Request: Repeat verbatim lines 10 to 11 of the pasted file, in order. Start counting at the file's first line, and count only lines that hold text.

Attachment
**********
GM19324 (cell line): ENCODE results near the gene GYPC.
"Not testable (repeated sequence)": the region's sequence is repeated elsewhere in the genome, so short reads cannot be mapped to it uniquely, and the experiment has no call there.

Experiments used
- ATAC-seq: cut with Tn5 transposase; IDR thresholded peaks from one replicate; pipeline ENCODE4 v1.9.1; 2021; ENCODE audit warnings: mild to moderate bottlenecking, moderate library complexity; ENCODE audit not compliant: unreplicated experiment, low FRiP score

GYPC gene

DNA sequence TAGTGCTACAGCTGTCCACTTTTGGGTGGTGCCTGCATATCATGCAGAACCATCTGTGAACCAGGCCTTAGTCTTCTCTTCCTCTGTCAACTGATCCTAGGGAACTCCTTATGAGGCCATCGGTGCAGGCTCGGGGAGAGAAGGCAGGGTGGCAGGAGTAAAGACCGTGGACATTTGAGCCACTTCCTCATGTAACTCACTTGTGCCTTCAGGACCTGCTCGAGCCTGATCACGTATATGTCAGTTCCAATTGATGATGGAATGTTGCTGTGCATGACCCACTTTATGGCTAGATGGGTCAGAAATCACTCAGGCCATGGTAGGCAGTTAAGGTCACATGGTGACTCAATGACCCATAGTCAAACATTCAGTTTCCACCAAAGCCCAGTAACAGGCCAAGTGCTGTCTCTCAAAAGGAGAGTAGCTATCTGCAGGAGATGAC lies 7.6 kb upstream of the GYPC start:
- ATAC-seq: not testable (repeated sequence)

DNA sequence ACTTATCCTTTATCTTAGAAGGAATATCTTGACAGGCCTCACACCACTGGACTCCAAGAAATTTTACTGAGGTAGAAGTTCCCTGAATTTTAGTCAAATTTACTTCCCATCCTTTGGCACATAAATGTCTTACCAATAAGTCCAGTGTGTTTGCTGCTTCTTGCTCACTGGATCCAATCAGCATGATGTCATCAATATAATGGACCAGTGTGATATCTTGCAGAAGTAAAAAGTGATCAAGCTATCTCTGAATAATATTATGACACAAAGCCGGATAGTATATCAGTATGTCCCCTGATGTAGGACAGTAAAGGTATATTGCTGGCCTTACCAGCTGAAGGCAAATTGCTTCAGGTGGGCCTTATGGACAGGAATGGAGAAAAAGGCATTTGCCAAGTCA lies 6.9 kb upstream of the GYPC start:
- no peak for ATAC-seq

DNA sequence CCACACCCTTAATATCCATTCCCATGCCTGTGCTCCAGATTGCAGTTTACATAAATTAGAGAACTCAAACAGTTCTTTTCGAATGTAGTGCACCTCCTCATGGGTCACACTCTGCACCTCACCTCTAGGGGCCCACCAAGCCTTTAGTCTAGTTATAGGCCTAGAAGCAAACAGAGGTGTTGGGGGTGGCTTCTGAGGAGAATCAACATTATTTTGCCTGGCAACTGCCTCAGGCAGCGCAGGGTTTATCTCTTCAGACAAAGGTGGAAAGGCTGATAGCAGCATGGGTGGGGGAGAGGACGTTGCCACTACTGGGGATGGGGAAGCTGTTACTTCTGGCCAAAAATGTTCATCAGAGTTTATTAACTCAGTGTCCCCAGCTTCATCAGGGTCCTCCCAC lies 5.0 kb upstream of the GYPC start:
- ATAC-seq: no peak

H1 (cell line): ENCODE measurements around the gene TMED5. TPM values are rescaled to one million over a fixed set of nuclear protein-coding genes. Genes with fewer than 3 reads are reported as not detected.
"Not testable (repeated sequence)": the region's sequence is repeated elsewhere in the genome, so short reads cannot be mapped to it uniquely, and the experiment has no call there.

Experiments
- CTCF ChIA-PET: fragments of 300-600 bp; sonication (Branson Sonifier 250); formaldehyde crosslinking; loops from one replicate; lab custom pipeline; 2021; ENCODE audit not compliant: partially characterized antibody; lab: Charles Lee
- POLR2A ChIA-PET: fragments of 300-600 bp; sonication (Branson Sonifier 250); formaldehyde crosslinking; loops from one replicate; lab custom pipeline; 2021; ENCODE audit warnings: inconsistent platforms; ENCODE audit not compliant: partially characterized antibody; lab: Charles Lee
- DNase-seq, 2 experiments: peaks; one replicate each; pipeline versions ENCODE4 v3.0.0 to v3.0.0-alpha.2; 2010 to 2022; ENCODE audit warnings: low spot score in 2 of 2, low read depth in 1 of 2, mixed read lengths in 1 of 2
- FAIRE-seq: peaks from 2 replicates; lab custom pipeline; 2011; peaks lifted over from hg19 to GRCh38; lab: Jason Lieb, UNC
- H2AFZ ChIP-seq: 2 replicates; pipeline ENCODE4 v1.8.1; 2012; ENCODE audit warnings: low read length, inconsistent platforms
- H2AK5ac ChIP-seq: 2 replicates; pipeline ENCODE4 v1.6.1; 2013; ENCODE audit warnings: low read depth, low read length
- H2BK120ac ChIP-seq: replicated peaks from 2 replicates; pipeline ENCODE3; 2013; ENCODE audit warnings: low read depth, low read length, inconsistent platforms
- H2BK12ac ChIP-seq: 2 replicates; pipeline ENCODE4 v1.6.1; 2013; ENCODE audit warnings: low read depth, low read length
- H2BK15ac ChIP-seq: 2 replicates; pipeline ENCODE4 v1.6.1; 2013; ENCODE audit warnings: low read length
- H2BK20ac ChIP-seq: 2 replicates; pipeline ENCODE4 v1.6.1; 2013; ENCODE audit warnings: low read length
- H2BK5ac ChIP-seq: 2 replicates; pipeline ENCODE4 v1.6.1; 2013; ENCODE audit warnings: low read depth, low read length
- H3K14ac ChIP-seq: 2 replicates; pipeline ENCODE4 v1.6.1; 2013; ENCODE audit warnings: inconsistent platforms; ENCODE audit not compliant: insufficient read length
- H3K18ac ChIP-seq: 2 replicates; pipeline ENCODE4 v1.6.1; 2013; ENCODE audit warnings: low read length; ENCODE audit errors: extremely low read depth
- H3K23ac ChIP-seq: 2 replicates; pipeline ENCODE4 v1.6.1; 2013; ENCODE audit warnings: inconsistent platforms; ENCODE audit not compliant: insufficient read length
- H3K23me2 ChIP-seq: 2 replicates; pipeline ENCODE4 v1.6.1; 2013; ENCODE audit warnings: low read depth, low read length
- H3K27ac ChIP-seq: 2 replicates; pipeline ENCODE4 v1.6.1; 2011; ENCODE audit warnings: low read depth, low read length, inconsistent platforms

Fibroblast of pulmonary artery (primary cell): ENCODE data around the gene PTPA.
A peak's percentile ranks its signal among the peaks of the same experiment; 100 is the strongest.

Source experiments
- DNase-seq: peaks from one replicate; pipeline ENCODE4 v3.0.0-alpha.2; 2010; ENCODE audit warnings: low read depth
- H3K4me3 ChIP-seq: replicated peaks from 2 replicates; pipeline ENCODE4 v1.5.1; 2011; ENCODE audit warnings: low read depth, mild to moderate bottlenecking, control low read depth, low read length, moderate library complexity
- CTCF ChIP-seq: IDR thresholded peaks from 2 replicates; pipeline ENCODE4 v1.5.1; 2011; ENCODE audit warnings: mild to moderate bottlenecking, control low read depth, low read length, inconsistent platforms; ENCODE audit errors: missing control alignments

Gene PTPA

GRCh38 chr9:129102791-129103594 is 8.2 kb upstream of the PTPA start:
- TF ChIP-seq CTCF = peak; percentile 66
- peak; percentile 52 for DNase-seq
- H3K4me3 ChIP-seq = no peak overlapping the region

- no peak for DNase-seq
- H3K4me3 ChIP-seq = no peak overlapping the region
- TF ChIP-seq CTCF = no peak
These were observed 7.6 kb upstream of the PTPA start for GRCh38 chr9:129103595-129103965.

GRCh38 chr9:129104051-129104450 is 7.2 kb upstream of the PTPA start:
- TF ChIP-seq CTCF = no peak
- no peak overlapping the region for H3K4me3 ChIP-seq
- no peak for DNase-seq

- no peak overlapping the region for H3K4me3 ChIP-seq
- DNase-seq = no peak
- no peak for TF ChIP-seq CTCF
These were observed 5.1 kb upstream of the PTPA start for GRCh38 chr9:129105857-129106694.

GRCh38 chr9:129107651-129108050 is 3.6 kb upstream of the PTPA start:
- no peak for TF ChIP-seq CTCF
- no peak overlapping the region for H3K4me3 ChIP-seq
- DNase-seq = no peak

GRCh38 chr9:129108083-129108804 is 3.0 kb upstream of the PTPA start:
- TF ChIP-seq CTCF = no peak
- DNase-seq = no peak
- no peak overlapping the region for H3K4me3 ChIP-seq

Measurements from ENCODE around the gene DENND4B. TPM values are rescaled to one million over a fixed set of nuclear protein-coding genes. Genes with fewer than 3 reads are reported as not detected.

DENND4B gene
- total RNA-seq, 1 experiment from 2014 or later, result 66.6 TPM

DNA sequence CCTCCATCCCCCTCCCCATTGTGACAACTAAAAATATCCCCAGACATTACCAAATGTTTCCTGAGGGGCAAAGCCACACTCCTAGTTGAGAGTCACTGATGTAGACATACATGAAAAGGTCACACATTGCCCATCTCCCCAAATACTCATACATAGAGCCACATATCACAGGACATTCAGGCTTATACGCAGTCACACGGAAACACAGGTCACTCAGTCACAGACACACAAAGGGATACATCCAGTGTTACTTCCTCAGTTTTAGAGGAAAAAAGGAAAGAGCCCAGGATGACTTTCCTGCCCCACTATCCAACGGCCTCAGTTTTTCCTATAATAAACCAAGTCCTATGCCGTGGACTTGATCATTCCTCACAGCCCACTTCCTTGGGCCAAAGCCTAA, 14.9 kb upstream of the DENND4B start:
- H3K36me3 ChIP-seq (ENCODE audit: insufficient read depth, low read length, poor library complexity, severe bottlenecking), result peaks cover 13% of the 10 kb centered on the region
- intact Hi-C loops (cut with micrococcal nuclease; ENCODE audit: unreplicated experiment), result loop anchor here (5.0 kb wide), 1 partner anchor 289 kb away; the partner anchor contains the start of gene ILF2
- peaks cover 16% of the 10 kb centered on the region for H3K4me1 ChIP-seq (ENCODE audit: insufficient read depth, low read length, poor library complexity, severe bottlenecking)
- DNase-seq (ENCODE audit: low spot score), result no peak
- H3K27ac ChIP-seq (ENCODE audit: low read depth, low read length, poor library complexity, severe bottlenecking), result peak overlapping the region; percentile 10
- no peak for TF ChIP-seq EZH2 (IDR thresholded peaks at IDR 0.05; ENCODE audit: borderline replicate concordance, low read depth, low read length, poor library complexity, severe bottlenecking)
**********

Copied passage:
DNA sequence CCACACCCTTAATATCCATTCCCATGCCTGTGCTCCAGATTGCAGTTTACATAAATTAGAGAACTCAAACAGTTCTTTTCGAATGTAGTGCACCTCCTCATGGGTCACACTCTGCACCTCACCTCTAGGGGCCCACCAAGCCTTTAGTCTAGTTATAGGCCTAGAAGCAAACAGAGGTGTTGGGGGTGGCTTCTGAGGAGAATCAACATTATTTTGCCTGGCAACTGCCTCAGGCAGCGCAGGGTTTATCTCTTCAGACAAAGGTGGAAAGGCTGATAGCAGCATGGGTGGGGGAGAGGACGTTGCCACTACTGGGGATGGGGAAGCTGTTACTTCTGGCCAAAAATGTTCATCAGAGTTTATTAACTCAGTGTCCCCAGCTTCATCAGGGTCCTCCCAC lies 5.0 kb upstream of the GYPC start:
- ATAC-seq: no peak